- Men who have sex with men;
- Injection drug users; - Household contacts of persons with chronic HBV infection;
- Patients receiving hemodialysis;
- Residents and staff of facilities for people with developmental disabilities;
- Travelers to countries with intermediate or high prevalence of HBV infection;
- Healthcare and public safety workers at risk for occupational exposure to blood or blood-contaminated body fluids, and at particular risk.
- Infants born to mothers with HBV infection .
Hepatitis B prevention ...
- Limit percutaneous and mucosal exposure to blood and body fluids
Hepatitis B Vaccine - recombinant hepatitis B vaccine
- Does not contain live virus
- Well tolerated
h/o anaphylactic rx to baker's yeast
Reason to delay any vaccination
Only in the face of serious or life-threatening illness
Recombinant hepatitis B vaccine is a
3-injection series given with appropriate spacing
Offer Hepatitis vacinnation to:
- Those born before 1982 (year of introduction)
- Healthcare and public safety workers
- Chronic liver disease patients
- HIV patients
- DM patients
- Anyone seeking protection from Hepatitis B
Acute hepatitis B is a serious
illness that can lead to acute hepatic failure, particularly in those with underlying liver disease.
Number of acute hepatitis B patients that develop chronic hepatitis B
Considerations for those wtih chronic hepatitis B
- Appears clinically well, but can transmit the illness.
- Potent risk factor for hematoma developement or primary hepatocellular carcinoma and hepatic cirrhosis.
Infants and HBV
Pregnancy and HBV
- 40% transmission rate (between moms confirmed with Hepatitis B and their infants.
- ~25% of infected infants with die of chronic liver disease
- Screen all pregnant women for HBsAg at first prenatal visit
Anaphylactic reactions and what not to vaccinate with:
Anaphylactic Reaction History
Immunizations to Avoid
Neomycin - IPV (polio), MMR, Varicella
Streptomycin, polymyxin B, neomycin - IPV, vaccinia (smallpox)
Baker’s Yeast - Hepatitis B
Gelatin, neomycin - Varicella zoster
Gelatin - MMR
Smallpox is caused by
The variola virus.
Small pox is a serious, contagious, and sometimes fatal infectious disease. Variola major is the most common and severe form with a fatality rate of about 30%.
Smallpox is spread by
direct deposit of infective droplets onto the nasal, oral or pharyngeal mucosal membrane or in teh alveoli of the lungs
Direct and faily prolonged face-to-face contact is required.
Smallpox is most contagious
with the onset of rash
and contagion continues until the last smallpox scab falls off.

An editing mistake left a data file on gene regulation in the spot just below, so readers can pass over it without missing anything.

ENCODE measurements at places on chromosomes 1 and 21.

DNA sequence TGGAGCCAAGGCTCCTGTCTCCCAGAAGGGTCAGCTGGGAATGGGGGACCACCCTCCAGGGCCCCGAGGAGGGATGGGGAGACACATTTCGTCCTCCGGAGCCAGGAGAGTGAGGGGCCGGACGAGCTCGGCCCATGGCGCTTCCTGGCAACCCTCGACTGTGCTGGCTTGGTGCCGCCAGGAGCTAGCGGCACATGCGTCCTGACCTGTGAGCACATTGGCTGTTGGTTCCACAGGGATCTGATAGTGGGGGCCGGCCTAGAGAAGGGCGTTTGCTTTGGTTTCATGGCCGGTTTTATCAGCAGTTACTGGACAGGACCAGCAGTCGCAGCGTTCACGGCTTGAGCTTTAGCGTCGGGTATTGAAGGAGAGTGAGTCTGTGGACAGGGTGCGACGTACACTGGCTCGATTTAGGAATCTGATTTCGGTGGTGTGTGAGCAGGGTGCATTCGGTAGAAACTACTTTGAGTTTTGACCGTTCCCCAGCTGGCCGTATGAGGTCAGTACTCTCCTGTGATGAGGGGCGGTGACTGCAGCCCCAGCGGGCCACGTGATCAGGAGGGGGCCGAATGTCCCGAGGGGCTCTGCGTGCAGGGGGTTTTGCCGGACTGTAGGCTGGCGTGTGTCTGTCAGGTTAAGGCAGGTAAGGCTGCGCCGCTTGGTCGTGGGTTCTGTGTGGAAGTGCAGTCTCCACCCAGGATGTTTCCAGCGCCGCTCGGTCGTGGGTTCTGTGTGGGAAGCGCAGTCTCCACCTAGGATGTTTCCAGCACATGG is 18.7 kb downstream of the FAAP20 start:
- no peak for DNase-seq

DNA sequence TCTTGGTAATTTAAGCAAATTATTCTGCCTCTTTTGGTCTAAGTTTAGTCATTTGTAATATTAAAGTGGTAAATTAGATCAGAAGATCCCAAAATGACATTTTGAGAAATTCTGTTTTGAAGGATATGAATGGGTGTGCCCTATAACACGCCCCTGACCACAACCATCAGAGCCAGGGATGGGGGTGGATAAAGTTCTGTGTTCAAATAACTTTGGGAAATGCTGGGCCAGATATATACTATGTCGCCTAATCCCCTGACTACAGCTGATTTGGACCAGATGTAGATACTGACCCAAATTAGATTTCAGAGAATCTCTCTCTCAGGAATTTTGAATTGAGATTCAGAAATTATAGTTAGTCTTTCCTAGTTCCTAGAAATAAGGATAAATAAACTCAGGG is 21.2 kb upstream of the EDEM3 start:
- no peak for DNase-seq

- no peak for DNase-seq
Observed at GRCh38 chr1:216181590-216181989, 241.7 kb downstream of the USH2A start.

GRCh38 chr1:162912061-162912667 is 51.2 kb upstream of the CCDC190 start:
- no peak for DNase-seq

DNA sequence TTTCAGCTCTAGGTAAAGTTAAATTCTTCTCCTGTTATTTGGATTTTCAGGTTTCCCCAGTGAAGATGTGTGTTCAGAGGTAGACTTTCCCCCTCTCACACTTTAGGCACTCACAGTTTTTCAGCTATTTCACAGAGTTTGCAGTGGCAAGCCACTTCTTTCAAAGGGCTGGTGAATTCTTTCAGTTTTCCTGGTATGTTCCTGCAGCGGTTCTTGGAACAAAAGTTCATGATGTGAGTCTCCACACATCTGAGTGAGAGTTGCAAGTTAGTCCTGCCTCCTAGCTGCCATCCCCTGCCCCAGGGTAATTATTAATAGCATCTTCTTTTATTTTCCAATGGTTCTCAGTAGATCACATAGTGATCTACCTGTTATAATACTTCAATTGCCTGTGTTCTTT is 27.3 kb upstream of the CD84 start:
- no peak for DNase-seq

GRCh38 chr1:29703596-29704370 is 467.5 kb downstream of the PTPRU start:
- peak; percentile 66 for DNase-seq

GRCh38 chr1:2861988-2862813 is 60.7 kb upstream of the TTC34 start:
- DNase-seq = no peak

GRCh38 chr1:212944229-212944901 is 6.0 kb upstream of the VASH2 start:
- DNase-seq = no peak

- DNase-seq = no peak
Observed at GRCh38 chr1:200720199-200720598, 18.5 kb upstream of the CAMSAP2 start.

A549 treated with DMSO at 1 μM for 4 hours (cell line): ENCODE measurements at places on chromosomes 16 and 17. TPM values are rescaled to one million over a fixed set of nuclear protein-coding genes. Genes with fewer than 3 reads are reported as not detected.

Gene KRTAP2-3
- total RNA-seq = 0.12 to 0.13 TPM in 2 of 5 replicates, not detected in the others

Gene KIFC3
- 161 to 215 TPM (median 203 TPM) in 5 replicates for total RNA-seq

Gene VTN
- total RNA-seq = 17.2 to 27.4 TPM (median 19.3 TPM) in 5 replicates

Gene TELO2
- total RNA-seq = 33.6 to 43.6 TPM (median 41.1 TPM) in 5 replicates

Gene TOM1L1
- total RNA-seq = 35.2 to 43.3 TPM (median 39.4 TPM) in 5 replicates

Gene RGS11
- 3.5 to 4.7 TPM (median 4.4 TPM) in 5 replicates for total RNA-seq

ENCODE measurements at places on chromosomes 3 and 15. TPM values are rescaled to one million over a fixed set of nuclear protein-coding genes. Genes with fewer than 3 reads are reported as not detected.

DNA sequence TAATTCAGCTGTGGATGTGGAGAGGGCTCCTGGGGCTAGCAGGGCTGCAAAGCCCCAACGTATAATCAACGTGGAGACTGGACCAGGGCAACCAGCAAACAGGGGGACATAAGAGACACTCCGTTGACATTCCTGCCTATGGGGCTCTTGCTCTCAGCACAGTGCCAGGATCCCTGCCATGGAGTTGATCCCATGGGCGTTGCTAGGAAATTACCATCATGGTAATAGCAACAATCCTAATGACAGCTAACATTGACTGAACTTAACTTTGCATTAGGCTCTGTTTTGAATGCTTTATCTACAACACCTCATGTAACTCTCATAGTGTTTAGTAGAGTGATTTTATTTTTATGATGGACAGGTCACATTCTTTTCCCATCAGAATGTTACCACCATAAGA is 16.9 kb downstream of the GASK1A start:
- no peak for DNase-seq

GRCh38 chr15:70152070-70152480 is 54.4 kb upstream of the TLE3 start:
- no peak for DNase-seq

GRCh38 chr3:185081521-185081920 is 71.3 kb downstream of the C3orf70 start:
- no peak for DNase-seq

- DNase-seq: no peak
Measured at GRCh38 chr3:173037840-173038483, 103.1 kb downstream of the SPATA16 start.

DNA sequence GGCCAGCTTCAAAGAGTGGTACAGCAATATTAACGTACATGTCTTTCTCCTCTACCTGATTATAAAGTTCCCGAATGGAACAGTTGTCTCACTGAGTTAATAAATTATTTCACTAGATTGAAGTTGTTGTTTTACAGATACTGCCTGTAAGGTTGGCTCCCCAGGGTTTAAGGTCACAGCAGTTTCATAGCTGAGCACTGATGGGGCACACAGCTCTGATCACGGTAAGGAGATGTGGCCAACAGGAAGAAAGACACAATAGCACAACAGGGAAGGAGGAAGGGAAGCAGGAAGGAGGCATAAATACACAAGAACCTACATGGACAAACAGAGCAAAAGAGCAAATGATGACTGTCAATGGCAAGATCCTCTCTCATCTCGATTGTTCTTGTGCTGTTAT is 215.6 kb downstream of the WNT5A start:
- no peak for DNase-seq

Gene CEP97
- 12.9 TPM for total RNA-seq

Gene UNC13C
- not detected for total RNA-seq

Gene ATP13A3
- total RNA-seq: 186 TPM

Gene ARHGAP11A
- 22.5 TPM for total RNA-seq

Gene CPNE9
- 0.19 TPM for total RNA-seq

Incubation period of 7 - 17 days.
Prodromal stage - 2 - 4 days, temperature 101 - 104, malaise, HA, body aches, and sometimes vomiting.
Smallpox rash starts where
Appears first as small red spots on the tongue and in the mouth that develop into open sores that spread large amounts of the virus into the mouth and throat. Period of highest contagion.
then appears on the skin, starting on the face and spreading to the arms and legs and then to the hands and feet. Spread generally happens within 24 hours.
Varicella-zoster virus (VZV) causes
Varicella-zoster virus, transmission
Chickenpox is transmitted via:
contact with open lesions
with 300 - 500 vesicular lesions, fever, itch, and fatigue.
It can be serious, especially in infants, adults, and immunocompromised patients of any age.
Administered to children on or after their 1st birthday with a booster between ages 4 - 6.
Older children and adults, two immunizaitons, 4 - 8 weeks apart.
Pregnant women without evidence of immunity, 1st dose at completion or termination of the pregnancy.
Varicella vaccine contains
a live, attenuated virus
Vaccines with live attenuated viruses:
3. Zoster (Zostavax)
4. Rotavirus (only given to young infants)
Precautions for use with live attenuated virus vaccinations
1. Not in pregnant women b/c of theoretical risk of passing virus to unborn child.
2. Immune suppression b/c of risk of becoming ill with virus.
3. HIV - not generally given if CD4 T lymphcyte cell counts are < 200 cell/uL
Tetanus is caused by ...
lives in ...
anaerobic, gram-positive, spore forming rod
the soil, particularly if it contains manure
a contaminated wound
Diphtheria is caused by ...
transmitted from ...
person-to-person via respiratory droplets
Heptatitis A infection is caused by ...
a (type of virus)
replicates in ...
is excreted in ...
and shed in ...
Hepatitis A virus (HAV)
Small RNA virus
HAV immunization is recommended for:
- Travelers to developing nations (and avoid foods generally eaten raw, including fruits and many vegetables)
- Men who have sex with men (MSM)
- Indviduals who reside or travel to areas with the disease is endemic.
- Food handlers
- Sewage workers
- Persons working with HAV-infected primates or with HAV in a laboratory setting
- Day-care workers
- Long-term care residents and employees
- Military and laboratory personnel.
- IV drug users
- Those infected with chronic hepatitis B or C or any chronic liver disease
- Individuals with clotting-factor disorders and are receiving clotting-factor concentrates who've not been previously infected.
- Family members adopting a child from a endemic area.
- Anyone who asks for it.
Polioviruses are ...
and capable of ...
Transmission is via ...
Household contact infection rate is as high as ...
causing paralytic, life-threatening infection
Vaccine-associated paralytic poliomyeltisis
Because of VAPP risk the oral polio vaccine which contains a small amount of weakend virus is no longer used in the U.S.
Prochaska and DiClement change framework called the Stages of Change Model/Trnastheroretical Model (TMM) consides of five stages:
1. Precontemplation. No interest in change, unaware the problem exists or minimizes the problem's impact.
2. Contemplation. Considering change, looking at positive and negative aspects. Can feel "stuck," unable to figure out how to change.
3. Preparation. Some change behaviors or thoughts are seen. Can feel that s/he doesn't have the tools needed to proceed.
4. Action. Ready to change, has or will take concrete steps to change, but can be inconsistent with follow through.
5. Maintenance/relapse. New healthy habit has been adopted. Relapse can occur, but patient learns to deal wtih backsliding
Brief intervention used to encourage smoking cessation
Ask about tobacco use
Advise to quit
Assess willingness to make a quit attempt
Assist in quit attempt
Arrange follow-up, ideally beginning within the first week after the quit date.
Medications that reduce the desire to smoke:
- Bupropion (Zyban, Wellbutrin)
- Varenicline [var en' i kleen] (Chantix)
Varenicline (var en' I kleen), FDA warnings
Watch for: depressed mood, agitation, changes in behavior, suicidal ideation, suicide.
Watch in all patients, but in particular in patients iwth anyhistory of psychiatric illness.
Monitor closely for changes in mood and behavior.